Another charming Hamish McBeth adventure. All the usual characters with a sprinkling here and there of more "slightly" eccentric highland folks who always cause trouble and who Hamish cherishes. Hamish has his usual struggles looking for a woman to marry - even after his two failed engagements. Both women make appearances and, as usual, have ideas that help Hamish solve whatever crime/mystery he is seeking to solve.Two new lovely ladies become thrown into the mix of Hamish's romantic stew. The one he fancies seems quite happy sharing a bakery with his former assistant policeman but Hamish still lusts after the beautiful Polish Baker. The one who fancies him doesn't seem to warm the cockles of his anything. The mystery is a little convoluted with no real surprises. There is also a subtle look at fox hunting/killing. I enjoyed the book because I enjoy the characters but I wouldn't recommend it as the book in this series to be your first.
This entire review has been hidden because of spoilers.
Goodness knows I love Hamish, and all the murders and craziness that he seems to attract. But for the love of all that's holy, we need to find him a woman! This book frankly addresses the bad luck he's had with the ladies, as Hamish tries his luck one last time with Priscilla, Elspeth, and even a couple of new ladies that meets. Poor Hamish! His ill-fated dates overshadow the string of murders and the drug ring that is causing problems throughout his beat, but honestly, I'm not reading these for the murders! I do wish that Beaton would settle Hamish down and end the series, much as I love these books, because I just think it's time.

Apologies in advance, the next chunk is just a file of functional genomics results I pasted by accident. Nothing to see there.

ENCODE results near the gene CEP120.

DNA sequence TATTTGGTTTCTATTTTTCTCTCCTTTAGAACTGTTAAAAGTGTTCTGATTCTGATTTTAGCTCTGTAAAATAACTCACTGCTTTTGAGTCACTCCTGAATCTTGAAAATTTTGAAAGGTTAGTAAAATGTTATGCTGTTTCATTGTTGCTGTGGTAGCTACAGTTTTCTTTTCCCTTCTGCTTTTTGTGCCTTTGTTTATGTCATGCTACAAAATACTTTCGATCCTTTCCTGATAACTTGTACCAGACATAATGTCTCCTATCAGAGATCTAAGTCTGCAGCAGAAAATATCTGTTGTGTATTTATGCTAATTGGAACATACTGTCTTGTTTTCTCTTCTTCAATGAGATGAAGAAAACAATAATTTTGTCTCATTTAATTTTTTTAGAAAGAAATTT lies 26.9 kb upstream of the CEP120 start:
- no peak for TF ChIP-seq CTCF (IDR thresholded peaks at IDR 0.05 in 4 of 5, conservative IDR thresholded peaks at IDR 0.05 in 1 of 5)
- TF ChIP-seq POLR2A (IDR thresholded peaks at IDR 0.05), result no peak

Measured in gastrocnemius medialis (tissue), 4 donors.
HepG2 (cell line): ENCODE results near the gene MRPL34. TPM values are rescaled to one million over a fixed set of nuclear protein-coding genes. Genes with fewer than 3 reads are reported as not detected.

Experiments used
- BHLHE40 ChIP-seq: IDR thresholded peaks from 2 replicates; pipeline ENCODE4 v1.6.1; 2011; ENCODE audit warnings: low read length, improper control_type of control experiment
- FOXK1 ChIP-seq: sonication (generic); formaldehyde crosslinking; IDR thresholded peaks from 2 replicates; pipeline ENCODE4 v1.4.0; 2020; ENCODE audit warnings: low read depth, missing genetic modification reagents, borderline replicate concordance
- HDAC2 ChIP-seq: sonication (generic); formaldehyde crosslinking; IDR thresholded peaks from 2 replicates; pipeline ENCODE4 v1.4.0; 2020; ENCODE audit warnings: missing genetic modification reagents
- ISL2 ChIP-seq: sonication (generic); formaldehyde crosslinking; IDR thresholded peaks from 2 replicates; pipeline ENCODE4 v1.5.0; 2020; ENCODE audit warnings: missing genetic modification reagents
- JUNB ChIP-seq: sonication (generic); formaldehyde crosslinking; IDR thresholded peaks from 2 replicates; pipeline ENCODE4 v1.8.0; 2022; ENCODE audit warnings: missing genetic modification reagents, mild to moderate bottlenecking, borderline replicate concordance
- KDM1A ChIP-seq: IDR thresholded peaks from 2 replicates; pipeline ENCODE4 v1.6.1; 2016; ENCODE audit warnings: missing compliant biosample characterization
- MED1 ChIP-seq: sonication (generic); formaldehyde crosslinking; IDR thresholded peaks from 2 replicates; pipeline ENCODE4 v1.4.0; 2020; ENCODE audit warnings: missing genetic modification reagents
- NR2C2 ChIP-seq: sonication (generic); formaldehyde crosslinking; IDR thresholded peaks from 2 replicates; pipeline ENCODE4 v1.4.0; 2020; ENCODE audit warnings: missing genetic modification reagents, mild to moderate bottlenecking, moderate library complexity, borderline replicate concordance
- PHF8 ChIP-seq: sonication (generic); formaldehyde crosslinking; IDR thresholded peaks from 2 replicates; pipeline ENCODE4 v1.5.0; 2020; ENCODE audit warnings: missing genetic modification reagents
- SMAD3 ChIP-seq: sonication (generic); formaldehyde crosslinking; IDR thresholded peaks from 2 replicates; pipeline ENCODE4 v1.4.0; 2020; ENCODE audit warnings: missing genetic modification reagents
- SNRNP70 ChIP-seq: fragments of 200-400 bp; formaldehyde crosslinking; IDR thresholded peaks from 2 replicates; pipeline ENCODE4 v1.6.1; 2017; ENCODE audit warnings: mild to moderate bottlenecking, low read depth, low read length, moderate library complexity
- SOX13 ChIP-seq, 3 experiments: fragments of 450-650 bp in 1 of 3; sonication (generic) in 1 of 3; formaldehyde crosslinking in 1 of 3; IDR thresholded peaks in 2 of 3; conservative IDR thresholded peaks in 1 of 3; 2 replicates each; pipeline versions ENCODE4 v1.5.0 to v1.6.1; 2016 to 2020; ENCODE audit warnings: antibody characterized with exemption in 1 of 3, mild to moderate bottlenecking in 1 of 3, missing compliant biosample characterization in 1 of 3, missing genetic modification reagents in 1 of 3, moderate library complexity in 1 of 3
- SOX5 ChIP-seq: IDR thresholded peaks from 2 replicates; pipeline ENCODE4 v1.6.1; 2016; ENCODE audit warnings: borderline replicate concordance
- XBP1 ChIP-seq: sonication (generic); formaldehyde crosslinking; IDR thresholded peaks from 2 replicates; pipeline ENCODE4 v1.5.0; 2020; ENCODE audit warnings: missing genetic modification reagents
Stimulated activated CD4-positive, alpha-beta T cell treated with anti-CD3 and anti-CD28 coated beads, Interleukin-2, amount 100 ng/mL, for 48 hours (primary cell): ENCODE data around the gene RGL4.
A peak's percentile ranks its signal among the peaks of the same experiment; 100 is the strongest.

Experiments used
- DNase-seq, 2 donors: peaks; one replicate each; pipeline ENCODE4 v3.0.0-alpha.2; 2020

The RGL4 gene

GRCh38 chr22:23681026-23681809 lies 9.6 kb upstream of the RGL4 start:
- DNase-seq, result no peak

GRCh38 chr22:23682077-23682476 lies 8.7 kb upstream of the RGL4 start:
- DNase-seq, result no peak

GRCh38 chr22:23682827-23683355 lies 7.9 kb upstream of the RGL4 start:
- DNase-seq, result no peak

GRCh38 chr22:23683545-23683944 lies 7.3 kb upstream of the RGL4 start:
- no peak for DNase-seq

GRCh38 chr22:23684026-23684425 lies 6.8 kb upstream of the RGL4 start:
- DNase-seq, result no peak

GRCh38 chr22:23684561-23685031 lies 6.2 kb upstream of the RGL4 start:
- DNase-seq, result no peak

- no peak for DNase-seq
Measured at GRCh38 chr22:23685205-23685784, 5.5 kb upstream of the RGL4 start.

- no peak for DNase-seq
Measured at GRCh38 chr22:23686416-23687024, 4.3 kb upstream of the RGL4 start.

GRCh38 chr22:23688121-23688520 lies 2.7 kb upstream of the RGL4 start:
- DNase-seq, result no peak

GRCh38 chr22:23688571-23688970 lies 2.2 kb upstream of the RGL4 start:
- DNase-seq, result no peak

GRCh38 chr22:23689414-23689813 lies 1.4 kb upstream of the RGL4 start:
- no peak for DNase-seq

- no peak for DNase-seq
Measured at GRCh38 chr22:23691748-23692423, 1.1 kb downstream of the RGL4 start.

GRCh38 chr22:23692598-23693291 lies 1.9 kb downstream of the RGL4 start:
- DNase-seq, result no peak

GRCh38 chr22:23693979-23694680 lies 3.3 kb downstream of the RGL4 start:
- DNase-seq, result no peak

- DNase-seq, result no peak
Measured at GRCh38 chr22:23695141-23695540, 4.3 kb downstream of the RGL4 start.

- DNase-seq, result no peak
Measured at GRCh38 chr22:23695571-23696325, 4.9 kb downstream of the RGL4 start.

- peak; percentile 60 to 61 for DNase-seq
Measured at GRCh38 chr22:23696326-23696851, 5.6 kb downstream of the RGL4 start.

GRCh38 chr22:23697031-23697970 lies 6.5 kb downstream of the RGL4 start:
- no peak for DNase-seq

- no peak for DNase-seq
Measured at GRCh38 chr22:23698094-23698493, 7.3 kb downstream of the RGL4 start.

M.C. Beaton's Hamish Macbeth series is one of my favorites, and her latest book does not disappoint. The charm of these books is not the mystery itself, but Hamish and his relationships; particularly with the people of Lochdubh. Death of a Liar focuses on Hamish and the police force for the most part, with a little Lochdubh sprinkled here and there throughout. As always, Detective Chief Inspector Blair is out to steal the spotlight from Hamish, while Hamish just wants to be left alone to his small village.
As a fan of the series, I enjoyed this book. The author brings many old favorites back for guest appearances throughout the story. I think a new reader will like the story, but may wonder why these minor characters pop in and out of chapters so quickly, when they are not necessarily related to the mystery plot.
Many, many thanks to the Goodreads first reads program for providing me with this advanced readers copy.
You would think that this series would get old, but Beaton's Hamish Macbeth doesn't disappoint. A policeman in the Scottish Highlands, Hamish gets mixed up in all kinds of murders and mayhem. A quick read.